Prof. Larry Ribstein has posted Reforming Limited Liability Company Fiduciary Litigation on SSRN. He presented this paper at last week’s LLCs at 20 symposium at Suffolk. Here’s the abstract:
Derivative suits are designed for publicly held corporations. In limited liability companies, the remedy creates significant costs and complications. These costs are unnecessary because more appropriate remedies member-authorized and direct suits are available. The application of the derivative remedy to LLCs is an example of lawmakers applying rules across business entities without adequately thinking through which rules belong in a coherent business association statute.
I’m not sure that I agree. If nothing else, minority-member lawsuits are likely to get labeled at "entity" lawsuits, rather than direct, individual lawsuits.
(Note: Pennsylvania law (15 Pa.C.S. § 8992) permits derivative actions in limited liability companies.)
There are plenty of issues in an LLC that cannot be addressed appropriately by direct action. More importantly, retaining derivative actions answers two questions that have frustrated and confused a number of lawyers and judges: do individual members of an LLC have standing to sue when the majority of LLC members engage in tortious or intentional conduct, and, if so, what remedies are available?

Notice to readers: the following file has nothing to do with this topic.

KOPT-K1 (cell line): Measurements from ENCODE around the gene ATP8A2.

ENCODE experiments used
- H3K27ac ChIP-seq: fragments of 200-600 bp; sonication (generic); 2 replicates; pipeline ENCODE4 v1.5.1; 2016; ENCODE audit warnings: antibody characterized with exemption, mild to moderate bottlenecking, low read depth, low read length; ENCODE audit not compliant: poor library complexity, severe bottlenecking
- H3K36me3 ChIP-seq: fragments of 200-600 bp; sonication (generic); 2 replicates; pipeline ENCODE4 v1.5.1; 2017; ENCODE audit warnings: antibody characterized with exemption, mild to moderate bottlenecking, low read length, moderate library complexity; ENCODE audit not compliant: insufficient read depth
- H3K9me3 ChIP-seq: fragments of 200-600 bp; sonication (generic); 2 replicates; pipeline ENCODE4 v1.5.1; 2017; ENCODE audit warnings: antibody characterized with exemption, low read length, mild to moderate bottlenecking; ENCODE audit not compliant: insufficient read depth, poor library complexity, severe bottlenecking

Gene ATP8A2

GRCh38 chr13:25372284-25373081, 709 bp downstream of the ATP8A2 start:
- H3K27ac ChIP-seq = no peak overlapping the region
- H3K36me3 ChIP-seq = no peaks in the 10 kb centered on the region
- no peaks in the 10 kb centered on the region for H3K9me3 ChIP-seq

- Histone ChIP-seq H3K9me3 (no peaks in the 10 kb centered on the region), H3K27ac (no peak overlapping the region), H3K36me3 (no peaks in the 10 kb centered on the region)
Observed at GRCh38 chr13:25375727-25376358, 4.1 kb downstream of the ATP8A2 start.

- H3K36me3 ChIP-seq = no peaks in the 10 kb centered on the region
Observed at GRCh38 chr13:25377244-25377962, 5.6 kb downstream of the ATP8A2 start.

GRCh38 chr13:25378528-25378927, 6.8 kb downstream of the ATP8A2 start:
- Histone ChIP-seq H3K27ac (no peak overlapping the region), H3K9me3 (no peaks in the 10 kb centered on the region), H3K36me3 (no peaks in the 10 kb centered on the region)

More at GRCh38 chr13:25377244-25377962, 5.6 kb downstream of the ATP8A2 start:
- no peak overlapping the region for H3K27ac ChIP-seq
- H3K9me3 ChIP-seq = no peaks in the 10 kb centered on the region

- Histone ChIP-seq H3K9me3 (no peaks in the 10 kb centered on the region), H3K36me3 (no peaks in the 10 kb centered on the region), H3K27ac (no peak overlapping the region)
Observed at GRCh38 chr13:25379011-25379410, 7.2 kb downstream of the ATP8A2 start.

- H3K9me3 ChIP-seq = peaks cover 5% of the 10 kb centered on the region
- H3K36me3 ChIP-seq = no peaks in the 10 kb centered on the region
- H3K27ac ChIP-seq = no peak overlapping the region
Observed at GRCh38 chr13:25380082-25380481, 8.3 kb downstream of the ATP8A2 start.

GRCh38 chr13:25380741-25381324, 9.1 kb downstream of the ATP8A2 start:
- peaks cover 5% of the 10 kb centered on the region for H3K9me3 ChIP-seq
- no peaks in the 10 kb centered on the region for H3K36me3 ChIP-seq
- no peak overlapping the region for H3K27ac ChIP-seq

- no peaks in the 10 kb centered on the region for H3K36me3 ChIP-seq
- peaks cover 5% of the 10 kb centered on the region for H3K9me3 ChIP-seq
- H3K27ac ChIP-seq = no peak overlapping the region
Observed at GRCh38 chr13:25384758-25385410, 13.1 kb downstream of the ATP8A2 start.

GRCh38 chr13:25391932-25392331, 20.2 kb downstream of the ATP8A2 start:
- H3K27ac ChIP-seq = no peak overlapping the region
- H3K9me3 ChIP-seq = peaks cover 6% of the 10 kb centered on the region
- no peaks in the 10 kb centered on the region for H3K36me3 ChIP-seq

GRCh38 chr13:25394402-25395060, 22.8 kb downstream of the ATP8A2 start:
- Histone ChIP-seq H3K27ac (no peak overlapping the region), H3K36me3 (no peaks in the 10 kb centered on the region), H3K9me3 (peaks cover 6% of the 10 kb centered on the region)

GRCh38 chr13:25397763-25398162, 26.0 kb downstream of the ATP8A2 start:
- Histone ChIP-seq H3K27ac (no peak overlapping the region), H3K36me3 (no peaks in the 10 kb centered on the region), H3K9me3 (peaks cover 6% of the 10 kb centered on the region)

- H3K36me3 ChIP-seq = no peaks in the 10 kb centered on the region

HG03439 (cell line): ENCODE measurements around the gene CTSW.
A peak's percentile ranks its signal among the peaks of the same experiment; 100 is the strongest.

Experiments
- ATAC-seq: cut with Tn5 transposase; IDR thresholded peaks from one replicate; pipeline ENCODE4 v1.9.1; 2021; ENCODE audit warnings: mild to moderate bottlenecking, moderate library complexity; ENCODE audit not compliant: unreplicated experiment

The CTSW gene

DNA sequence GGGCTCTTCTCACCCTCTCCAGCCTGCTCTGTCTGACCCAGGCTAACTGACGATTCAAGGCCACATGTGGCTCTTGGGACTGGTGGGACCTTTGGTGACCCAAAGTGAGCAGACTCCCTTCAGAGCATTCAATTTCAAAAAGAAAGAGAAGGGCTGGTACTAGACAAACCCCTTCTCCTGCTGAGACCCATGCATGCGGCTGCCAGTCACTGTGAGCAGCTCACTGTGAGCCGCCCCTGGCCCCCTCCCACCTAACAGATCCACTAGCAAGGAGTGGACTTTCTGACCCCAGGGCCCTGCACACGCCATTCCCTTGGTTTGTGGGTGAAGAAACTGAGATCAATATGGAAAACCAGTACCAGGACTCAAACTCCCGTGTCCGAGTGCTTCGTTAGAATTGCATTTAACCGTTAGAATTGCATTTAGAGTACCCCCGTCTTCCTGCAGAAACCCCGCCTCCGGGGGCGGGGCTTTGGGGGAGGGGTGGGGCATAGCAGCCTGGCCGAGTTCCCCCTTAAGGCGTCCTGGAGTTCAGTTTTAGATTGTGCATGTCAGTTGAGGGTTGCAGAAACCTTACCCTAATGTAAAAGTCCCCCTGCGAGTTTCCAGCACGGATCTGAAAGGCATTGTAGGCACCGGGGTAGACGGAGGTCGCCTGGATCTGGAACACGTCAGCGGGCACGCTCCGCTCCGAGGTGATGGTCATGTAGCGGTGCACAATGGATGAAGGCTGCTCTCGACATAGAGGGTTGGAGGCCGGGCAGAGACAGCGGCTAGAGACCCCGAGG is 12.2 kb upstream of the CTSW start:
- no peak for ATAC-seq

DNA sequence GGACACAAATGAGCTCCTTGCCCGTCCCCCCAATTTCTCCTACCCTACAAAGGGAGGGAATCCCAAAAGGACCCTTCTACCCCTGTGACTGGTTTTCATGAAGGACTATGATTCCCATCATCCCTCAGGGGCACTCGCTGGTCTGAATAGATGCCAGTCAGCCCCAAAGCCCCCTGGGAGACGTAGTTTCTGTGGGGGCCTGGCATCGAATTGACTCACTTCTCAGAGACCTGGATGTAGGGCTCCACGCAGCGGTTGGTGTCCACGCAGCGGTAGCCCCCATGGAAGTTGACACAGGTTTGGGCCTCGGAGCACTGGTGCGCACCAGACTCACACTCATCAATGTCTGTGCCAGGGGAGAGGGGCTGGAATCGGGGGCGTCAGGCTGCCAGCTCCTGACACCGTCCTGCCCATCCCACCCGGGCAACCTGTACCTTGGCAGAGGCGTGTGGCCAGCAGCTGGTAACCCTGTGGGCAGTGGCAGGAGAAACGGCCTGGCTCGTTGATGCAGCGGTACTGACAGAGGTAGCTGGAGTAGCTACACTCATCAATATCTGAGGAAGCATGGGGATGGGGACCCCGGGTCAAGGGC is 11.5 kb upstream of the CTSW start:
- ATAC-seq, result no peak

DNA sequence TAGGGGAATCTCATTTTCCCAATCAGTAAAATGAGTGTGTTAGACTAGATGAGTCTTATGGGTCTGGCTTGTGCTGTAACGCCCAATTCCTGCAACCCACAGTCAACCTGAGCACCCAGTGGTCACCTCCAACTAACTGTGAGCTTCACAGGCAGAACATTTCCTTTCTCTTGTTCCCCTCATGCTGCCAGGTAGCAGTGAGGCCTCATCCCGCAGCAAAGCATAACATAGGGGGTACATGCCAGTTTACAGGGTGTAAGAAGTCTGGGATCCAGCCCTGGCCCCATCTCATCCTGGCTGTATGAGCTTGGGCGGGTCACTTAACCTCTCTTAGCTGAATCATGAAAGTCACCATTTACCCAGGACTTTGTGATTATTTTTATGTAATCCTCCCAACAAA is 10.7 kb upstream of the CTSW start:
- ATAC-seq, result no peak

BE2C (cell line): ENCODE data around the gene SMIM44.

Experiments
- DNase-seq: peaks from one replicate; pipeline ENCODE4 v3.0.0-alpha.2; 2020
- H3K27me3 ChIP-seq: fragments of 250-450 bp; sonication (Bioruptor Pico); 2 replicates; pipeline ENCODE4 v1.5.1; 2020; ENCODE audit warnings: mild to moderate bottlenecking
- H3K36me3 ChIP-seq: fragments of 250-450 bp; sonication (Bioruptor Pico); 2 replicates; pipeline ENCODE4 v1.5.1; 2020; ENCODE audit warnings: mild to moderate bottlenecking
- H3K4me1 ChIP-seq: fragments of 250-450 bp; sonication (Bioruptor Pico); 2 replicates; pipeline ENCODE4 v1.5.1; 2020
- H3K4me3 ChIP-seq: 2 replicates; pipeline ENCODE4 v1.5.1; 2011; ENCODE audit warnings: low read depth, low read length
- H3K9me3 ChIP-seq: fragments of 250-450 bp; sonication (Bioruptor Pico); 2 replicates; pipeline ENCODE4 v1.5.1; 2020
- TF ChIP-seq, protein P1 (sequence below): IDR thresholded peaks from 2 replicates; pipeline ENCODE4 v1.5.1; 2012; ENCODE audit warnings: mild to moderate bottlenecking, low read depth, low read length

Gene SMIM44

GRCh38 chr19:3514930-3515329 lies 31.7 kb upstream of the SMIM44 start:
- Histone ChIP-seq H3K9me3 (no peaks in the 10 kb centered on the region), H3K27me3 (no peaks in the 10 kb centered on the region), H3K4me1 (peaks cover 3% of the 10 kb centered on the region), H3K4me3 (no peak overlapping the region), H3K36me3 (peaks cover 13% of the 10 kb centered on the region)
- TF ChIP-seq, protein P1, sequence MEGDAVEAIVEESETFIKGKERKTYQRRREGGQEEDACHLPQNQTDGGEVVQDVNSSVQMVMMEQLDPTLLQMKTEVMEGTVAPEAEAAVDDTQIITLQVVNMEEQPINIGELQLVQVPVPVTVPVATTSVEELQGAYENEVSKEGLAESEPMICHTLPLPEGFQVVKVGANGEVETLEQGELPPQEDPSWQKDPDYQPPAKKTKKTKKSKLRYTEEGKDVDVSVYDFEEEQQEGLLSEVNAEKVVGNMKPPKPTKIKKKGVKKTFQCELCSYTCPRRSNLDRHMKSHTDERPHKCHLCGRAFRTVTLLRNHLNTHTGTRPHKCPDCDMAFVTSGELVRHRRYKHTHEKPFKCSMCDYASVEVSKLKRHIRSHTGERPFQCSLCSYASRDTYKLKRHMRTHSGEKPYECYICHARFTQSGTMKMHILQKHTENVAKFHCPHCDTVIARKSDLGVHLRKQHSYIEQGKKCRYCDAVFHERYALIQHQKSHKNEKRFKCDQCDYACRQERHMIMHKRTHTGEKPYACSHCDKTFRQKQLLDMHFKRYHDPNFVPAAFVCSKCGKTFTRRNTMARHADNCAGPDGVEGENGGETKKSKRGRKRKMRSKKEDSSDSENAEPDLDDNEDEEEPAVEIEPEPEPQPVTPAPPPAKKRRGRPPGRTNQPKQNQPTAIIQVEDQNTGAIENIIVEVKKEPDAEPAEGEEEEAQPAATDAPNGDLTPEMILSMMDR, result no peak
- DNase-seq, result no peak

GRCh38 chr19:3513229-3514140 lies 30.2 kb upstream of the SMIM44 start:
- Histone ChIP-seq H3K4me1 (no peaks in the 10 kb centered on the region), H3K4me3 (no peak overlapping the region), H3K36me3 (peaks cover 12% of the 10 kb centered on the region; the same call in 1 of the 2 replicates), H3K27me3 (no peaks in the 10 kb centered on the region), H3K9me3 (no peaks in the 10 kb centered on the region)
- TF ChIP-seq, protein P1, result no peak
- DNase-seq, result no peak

Answering that question by reference only to contract law is usually impossible, because the vast majority of the LLC operating agreement have no provision for what should happen in the event of a breach, they just generally affirm the principle of majority rule. Viewed literally, most LLC operating agreements permit, by silence, the majority members to frustrate the reasonable expectations of the minority members and freeze them out of the business.
Courts are supposed to avoid absurd and unjust results, and most will not allow an operating agreement to cheat a minority member merely because of the absence of a "don’t cheat" provision.
How do courts do then? There are a variety of options, including the common law proposition that "bad faith conduct" constitutes a breach of contract, regardless of whether the conduct specifically breaches the text of the agreement. But each one of those options relies heavily on discretion, resulting in inconsistent outcomes across similar cases before different judges.
I think the bigger question is: what’s the harm of allowing a derivative action? A lawsuit is a lawsuit, and I fail to see how a derivative lawsuit in an LLC will result in any more discovery, costs, or anything else. In the context of an LLC, it’s largely a different style of pleading.
Indeed, even if there is a harm, the
American Law Institute’s Principles of Corporate Governance
(2-7 § 7.01) says, in the case of a closely held corporation, the court in its discretion may treat an action raising derivative claims as a direct action, exempt it from those restrictions and defenses applicable only to derivative actions, and order an individual recovery, if it finds that to do so will not (i) unfairly expose the corporation or the defendants to a multiplicity of actions, (ii) materially prejudice the interests of creditors of the corporation, or (iii) interfere with a fair distribution of the recovery among all interested persons.
That, in essence, can make all derivative actions direct if the court is so inclined, creating an escape hatch for situations in which derivative actions are inappropriate. No corollary exception exists to permit derivative recovery where direct is inappropriate; that’s why it needs to be there by statute.